1001 (Fiction) Books That You Must Read Before You Die

I've finished two books last week: Ayn Rand's The Fountainhead and David Bezmogis's Natasha: A Collection of Short Stories . I'm currently reading Kazuo Ishiguro's The Artist in a Floating World. I'll write more about them sometime. Anyway, I came upon this list of 1001 (fiction) books you should read before you die . (Thanks to kottke.org for the referral.) It's very humbling because while I already consider myself an avid reader, I've only read about 30 of the books listed: Contact – Carl Sagan Love in the Time of Cholera – Gabriel García Márquez One Hundred Years of Solitude - Gabriel García Márquez Autumn of the Patriarch – Gabriel García Márquez To Kill a Mockingbird – Harper Lee The Lord of the Rings – J.R.R. Tolkien Lord of the Flies – William Golding The Old Man and the Sea – Ernest Hemingway The Catcher in the Rye – J.D. Salinger Nineteen Eighty-Four – George Orwell Animal Farm – George Orwell The Little Prince – Antoine de Saint-Exupéry The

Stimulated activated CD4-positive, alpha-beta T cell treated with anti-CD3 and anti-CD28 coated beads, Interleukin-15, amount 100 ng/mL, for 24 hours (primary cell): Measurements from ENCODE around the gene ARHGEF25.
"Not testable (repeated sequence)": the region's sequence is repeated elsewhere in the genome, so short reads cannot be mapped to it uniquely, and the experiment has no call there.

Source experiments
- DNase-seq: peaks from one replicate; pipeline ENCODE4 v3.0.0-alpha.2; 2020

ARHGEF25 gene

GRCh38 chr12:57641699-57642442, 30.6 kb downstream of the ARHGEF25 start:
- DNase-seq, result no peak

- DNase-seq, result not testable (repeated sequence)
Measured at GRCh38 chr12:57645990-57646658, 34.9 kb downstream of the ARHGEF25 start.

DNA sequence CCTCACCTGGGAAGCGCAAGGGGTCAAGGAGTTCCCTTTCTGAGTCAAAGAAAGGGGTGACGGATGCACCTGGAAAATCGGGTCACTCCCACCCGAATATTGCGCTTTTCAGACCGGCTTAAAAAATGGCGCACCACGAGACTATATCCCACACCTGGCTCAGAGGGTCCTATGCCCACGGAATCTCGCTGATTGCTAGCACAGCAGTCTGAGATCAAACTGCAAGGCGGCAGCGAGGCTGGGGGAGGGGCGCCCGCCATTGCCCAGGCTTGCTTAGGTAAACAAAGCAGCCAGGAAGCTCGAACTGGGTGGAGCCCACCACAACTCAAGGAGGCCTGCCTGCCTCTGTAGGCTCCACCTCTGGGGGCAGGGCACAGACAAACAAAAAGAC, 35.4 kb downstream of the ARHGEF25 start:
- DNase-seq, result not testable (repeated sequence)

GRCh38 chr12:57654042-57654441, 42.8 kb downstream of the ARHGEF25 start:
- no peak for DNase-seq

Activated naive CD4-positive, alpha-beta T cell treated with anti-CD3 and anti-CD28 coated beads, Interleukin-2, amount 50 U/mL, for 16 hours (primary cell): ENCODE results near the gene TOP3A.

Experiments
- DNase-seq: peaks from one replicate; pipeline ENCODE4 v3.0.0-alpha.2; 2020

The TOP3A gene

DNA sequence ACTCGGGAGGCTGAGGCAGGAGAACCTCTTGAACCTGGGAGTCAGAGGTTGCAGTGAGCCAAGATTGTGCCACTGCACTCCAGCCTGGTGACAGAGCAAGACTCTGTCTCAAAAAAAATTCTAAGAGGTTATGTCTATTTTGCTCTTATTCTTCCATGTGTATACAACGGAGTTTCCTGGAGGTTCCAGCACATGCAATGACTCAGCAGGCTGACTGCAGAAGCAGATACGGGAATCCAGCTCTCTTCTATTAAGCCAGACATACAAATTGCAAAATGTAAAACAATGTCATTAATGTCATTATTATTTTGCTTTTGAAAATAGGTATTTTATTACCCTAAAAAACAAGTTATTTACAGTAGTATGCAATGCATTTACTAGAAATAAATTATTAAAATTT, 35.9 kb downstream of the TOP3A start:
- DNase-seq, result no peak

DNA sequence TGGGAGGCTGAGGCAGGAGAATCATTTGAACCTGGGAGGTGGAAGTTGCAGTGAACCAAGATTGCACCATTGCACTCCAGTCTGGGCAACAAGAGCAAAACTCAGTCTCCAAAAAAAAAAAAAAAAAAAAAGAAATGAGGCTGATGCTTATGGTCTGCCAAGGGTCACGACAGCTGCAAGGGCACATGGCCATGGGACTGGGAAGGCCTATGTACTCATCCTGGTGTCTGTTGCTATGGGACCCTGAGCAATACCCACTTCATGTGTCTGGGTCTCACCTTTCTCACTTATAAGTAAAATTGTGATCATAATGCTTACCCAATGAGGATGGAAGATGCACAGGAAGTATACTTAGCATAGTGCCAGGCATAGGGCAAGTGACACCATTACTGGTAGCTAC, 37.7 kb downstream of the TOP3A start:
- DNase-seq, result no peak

Reading Ayn Rand for pleasure

I was in third grade when I asked my mother what book she'd recommend to me. "Ayn Rand's The Fountainhead or Atlas Shrugged," she said. "But those are long, hard books to read and understand." Intimidated by the sheer size of the book--more than an inch thick and about 600 pages or more--I settled for Nancy Drew. Ayn Rand was born on February 2, 1905 in St. Petersburg, Russia. She eventually migrated to the United States and began her writing career. Her novels catapulted her to success and popularity. Ayn Rand is a powerful writer, albeit an entertaining one. Her books are never boring; they have a story to tell. But what sets Miss Rand from the rest of the authors is that she is focused in getting her kind of philosophy across: objectivism . She writes: My philosophy, in essence, is the concept of man as a heroic being, with his own happiness as the moral purpose of his life, with productive achievement as his noblest activity, and reason as his only